out of the material given to them and learn better associatively.
Hypertext is text displayed on a computer display or other electronic devices with
references to other text that the reader can immediately access. Hypertext
documents are interconnected by hyperlinks, which are typically activated by a
mouse click, keypress set, or by touching the screen. Rather than remaining
static like traditional text, hypertext makes a dynamic organization of information
possible through links and connections (called hyperlink).
The World Wide Web (www) is a global hypertext system of information residing
on servers linked across the internet.
Hypertext is the foundation of World Wide Web enabling users to click on link to
obtain more information on a subsequent page on the same site or from website
anywhere in the world.
The term hypertext was coined by Ted Nelson in 1963.
Hypertext allows readers to access information particularly suited to their needs.
Example, if a reader still needs more background on a particular item that a text
is discussing, such as when a reader does not know a particular term being
used, the reader can choose to highlight that term and access a page that
defines the term and describes it.
Conversely, a Uniform Resource Locator (URL), colloquially termed a web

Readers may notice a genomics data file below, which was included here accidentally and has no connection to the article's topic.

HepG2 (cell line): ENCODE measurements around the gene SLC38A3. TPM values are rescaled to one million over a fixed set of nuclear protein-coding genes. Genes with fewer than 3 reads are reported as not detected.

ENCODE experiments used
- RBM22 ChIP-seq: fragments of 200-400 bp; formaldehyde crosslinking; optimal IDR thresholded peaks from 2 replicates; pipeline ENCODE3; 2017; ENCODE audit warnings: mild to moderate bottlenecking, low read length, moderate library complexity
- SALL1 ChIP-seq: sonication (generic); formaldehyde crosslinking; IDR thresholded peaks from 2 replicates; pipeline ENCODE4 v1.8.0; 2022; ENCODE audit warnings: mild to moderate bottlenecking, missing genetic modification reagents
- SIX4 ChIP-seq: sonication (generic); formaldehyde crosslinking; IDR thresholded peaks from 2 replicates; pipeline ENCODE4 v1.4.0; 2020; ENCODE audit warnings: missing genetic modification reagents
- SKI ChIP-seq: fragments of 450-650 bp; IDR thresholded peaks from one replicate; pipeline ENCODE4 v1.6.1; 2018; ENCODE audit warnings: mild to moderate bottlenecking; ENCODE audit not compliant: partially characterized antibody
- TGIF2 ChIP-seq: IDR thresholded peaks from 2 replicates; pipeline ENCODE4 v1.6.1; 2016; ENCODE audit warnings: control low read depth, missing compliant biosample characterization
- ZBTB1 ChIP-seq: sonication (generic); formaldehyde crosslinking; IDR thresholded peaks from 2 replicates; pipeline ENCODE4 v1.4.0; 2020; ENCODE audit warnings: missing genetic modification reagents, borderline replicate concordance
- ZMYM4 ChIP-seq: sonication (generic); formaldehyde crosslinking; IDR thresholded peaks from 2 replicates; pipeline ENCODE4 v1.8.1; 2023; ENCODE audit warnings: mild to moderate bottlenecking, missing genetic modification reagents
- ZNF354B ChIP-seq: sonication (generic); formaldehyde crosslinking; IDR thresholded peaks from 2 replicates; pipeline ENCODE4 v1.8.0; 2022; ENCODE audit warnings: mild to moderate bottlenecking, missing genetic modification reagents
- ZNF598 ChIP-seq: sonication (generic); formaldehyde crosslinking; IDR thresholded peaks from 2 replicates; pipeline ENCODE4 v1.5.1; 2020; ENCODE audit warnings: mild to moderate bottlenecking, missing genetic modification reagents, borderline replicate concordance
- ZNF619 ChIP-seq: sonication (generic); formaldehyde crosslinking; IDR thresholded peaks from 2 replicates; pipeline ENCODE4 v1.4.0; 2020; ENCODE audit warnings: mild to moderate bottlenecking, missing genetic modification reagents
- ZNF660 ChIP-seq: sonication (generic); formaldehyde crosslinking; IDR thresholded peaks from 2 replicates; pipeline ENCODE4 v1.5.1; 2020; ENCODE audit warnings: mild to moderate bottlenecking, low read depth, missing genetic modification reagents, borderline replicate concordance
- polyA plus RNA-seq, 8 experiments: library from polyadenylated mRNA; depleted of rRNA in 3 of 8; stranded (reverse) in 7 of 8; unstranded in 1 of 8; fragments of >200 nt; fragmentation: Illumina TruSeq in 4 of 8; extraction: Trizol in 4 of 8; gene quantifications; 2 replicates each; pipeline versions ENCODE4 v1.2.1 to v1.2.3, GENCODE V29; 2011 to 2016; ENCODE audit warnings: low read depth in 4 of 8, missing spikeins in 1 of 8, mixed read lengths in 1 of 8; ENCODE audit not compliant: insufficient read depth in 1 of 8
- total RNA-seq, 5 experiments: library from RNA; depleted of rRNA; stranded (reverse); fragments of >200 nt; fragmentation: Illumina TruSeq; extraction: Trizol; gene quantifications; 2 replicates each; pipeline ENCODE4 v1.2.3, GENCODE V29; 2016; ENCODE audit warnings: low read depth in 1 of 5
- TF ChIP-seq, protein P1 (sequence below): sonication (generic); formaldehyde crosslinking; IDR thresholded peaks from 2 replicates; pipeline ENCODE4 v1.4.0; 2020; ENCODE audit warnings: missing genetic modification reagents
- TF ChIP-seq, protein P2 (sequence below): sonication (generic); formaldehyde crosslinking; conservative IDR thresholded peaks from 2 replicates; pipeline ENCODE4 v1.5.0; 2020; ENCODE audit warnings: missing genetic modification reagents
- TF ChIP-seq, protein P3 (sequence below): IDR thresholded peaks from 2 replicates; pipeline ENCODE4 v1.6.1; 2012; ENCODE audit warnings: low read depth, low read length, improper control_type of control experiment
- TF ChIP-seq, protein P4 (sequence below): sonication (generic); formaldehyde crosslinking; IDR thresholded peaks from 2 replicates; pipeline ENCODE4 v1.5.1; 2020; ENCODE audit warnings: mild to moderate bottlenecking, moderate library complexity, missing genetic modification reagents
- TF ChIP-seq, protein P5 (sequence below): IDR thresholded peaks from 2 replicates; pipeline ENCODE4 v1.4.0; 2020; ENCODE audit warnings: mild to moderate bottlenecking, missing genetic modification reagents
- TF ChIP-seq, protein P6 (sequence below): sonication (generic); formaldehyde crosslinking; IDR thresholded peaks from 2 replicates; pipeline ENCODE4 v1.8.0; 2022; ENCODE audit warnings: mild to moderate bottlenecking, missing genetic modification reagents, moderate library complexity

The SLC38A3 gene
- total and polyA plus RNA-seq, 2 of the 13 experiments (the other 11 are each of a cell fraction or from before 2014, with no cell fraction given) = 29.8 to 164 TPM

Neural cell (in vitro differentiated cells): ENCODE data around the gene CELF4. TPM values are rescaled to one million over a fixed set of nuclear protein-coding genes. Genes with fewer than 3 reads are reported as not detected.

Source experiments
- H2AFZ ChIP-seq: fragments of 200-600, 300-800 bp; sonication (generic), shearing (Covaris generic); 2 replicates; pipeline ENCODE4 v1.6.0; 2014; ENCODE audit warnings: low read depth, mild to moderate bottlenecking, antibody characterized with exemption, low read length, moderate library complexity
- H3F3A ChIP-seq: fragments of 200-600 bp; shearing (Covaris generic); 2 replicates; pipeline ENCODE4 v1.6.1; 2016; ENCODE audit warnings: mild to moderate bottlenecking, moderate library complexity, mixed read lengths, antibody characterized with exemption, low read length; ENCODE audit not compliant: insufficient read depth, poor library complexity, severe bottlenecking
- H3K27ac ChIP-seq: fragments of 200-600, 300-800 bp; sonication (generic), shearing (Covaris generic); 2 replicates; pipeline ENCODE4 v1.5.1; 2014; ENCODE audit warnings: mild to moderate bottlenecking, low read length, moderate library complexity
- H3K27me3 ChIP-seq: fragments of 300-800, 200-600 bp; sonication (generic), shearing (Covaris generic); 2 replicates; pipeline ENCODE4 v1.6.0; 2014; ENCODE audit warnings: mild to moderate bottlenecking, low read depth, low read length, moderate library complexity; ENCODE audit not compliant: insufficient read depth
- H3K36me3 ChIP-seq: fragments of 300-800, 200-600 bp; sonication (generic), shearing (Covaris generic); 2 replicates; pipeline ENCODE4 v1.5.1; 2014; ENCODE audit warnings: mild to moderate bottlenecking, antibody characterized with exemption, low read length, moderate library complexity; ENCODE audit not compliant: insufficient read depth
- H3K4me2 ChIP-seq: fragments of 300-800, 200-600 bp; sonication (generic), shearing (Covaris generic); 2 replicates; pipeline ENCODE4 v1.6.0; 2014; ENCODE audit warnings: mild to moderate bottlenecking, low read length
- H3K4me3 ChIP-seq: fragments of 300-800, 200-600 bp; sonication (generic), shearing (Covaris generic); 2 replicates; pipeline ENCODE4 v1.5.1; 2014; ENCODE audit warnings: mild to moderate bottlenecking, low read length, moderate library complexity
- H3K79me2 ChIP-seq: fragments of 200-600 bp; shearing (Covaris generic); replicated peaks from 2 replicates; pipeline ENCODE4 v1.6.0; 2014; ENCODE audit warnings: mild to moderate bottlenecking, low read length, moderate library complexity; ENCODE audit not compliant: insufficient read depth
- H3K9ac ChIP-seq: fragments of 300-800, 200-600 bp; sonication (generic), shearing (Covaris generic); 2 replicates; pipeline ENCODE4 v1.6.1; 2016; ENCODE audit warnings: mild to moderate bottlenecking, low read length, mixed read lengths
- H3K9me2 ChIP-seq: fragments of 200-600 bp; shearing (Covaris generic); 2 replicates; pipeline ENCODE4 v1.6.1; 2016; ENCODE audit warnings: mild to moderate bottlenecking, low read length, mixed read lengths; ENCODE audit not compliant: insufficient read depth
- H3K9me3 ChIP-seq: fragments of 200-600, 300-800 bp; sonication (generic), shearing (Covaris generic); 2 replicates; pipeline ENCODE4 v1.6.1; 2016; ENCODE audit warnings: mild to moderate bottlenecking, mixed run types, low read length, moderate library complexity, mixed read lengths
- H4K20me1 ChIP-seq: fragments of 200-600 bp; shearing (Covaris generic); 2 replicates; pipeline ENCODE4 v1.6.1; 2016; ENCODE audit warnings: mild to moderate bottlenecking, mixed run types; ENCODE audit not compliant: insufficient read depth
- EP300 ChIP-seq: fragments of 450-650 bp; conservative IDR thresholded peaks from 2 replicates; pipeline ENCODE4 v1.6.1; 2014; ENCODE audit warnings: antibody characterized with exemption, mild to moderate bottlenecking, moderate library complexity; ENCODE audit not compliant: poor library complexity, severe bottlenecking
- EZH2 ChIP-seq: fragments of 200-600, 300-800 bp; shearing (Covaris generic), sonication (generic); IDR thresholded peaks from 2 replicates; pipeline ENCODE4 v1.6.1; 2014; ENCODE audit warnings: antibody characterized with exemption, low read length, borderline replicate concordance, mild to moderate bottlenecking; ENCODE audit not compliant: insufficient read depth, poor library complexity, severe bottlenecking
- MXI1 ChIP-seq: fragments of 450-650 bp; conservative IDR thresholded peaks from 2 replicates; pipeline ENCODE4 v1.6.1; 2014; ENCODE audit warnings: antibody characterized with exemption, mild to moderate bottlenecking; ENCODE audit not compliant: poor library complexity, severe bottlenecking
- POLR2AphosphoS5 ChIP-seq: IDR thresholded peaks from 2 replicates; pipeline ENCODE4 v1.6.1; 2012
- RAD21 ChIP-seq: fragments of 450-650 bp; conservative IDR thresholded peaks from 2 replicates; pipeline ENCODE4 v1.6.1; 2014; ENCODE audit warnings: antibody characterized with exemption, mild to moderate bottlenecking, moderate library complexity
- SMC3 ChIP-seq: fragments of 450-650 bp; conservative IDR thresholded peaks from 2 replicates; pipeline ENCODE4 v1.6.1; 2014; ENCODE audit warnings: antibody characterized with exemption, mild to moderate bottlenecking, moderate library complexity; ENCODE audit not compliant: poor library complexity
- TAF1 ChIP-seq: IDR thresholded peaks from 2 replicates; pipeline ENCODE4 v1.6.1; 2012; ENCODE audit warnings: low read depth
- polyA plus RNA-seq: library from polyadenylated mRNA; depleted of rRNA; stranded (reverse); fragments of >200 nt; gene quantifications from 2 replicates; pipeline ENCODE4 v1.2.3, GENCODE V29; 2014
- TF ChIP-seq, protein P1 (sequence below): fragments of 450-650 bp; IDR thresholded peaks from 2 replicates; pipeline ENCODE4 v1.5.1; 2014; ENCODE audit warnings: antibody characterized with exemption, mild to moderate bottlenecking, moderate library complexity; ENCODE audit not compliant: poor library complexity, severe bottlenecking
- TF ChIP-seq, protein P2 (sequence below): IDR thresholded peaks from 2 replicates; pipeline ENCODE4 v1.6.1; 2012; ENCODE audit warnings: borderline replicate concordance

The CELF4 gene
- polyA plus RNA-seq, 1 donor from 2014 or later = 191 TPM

address, is a reference to a web resource that specifies its location on a
computer network and a mechanism for retrieving it. URLs occur most commonly
to reference web pages (http) but are also used for file transfer (ftp), email
(mailto), database access (JDBC), and many other applications.
Most web browsers display the URL of a web page above the page in an address
bar. A typical URL has this form:
Today, links are not just limited to text or documents but may also incorporate
other forms of multimedia such as images, audio, and videos that stimulate
more senses. This is called hypermedia.
Why hypertexts?
In a hypertext system, the reader is free to navigate information by exploring the
connections provided.
Hypertext is very different way of presenting information than the usual linear form.
Text no longer flows in a straight line through a book. Instead, it is broken down into
many smaller units (lexias, to borrow a term from literary criticism), each addressing a
few issues.
It acts as a bridge between two basics, opposite, and complementing elements that
may be called gender of knowledge representation: free and shortcut.
With the help of conceptual diagram below, fill in the graphic organizer to complete the
thought about hypertext.
In the article written by Cyndy P. dela Cruz, she stated “…it is undeniable how the
power of social media has shaped recent events”. This article was retrieved from
this webpage:
Search for this article online and examine the links used in the page to acquire more
information about the topic.
Question: What insights have you gained by exploring the information you found as you
accessed the link?
Practice Personal Hygiene Protocols at all times
Best of Luck!